Buy ENERGY STAR® and read product labels
When it's time for new lighting, or a new appliance, computer, TV, audio or video device, always look for the ENERGY STAR label before you buy. The dollars you spend upgrading to an energy-efficient product will pay off in lower electricity costs for years.
Start with lighting, as the evolution of LED technology in particular, has opened the door to big savings as replacements for traditional incandescent lighting, which is being phased out in B.C. Choose ENERGY STAR appliances, too, and look for seasonal BC Hydro rebates and retail partner promotions to help save you even more.
Generally more expensive than other lighting options, ENERGY STAR LEDs save money because they use at least 75% less energy than incandescent lighting and last a minimum of 15,000 hours, or 15 years based on average household use.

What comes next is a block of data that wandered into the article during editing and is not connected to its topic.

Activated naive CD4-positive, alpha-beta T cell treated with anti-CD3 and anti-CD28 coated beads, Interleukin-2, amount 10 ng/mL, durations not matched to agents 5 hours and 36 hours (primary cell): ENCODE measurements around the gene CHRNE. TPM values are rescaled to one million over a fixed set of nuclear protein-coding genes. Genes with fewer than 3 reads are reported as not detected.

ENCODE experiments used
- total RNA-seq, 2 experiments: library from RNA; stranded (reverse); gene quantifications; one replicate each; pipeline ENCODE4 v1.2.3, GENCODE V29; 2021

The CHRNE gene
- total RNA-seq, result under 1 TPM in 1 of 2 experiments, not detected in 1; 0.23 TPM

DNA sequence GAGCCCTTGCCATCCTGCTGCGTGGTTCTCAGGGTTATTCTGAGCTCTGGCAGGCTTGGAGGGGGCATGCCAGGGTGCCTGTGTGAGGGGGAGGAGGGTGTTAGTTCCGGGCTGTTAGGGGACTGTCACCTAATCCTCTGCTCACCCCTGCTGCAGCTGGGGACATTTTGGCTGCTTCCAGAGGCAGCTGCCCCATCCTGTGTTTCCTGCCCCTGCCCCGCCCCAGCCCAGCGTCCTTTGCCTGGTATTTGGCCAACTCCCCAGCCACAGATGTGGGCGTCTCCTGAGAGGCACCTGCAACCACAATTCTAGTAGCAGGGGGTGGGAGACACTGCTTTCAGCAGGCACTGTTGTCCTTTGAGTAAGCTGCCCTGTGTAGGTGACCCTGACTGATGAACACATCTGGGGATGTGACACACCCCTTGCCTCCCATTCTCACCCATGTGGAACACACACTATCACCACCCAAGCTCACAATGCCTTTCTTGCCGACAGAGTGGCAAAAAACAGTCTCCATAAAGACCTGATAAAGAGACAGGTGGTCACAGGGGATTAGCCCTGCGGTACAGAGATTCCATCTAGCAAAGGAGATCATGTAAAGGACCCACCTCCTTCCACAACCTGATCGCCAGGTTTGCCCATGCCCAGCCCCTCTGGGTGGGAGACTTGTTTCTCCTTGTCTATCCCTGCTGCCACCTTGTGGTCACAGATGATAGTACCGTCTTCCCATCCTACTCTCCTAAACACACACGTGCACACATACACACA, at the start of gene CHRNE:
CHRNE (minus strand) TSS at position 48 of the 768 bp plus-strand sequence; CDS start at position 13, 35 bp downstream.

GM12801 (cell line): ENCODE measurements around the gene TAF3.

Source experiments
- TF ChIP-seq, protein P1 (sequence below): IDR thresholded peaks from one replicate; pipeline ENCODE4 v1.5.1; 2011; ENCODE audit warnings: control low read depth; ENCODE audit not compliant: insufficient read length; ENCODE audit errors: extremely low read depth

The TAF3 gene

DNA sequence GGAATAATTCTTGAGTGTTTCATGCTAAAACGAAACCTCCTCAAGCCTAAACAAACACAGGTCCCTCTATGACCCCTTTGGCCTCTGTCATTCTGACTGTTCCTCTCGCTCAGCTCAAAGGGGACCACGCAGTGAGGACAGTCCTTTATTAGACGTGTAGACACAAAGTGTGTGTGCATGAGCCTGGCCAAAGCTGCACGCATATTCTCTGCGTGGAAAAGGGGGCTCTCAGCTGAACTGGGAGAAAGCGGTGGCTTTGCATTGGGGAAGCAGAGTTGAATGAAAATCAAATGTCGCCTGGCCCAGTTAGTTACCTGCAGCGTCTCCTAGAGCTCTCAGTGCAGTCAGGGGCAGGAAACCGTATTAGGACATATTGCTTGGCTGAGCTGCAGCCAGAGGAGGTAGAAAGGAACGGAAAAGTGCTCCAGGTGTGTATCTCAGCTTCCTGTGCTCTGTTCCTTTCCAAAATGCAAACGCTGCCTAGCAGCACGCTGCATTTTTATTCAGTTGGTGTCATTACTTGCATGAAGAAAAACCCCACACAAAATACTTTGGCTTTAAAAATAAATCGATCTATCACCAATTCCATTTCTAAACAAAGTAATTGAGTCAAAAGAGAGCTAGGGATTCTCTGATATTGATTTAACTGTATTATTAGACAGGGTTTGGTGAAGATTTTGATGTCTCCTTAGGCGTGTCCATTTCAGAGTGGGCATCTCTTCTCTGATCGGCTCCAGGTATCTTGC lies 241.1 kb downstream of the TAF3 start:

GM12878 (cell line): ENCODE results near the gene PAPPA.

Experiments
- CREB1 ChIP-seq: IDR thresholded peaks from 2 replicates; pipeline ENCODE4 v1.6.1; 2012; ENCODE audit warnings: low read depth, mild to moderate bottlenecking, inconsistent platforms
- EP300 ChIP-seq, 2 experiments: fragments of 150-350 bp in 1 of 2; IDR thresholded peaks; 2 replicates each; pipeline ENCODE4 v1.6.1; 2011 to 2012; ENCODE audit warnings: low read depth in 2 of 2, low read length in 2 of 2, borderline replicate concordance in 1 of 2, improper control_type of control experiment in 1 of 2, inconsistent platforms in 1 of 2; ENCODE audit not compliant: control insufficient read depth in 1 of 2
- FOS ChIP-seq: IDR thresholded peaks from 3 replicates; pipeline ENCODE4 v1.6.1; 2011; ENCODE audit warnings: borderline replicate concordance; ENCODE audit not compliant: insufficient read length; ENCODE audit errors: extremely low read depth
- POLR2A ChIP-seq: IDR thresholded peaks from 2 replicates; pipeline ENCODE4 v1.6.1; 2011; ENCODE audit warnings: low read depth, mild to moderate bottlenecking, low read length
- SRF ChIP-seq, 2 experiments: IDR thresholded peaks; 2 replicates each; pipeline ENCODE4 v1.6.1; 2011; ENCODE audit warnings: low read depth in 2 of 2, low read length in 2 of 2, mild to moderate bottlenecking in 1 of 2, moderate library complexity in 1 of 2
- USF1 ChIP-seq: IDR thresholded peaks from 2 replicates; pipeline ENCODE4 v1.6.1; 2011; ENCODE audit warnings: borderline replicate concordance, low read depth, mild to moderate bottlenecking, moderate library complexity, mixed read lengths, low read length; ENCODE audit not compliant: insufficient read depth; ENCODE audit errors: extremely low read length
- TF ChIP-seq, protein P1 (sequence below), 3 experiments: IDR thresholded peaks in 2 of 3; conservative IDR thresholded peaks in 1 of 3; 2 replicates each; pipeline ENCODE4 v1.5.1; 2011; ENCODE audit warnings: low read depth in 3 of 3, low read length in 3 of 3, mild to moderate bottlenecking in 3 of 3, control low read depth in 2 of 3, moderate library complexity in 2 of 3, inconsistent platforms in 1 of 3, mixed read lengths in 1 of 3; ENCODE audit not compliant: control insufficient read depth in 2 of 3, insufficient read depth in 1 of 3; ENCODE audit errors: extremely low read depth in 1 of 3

That life span is about 15 to 20 times longer than incandescent lighting, and about three times longer than CFLs.
ENERGY STAR light fixtures use 75% less energy than standard incandescent ones. And there are now a wide variety of ENERGY STAR-approved light fixtures, from desk and floor lamps to hardwired lighting, offering choices to suit your needs and décor, indoors and out.
By switching to energy-efficient lamps, such as compact fluorescent floodlights, metal halide or high-pressure sodium lights, you can reduce the energy you use. For example, high-pressure sodium lamps use 70% less energy than a standard incandescent floodlight and last up to 10 times as long.
Switch two 100-watt incandescent lights – operating at 3 hours a day – to two 25-watt CFLs to save $16 a year.
See our guide to outdoor lighting for safety and security [PDF, 810 KB] for more information.
Decorating your home with LED lights could reduce holiday lighting electricity use by up to 90%. For a B.C. house that operates holiday lights for six hours a day through the month of December, replacing the incandescent strands with LEDs would save you about $27 in energy costs for the month.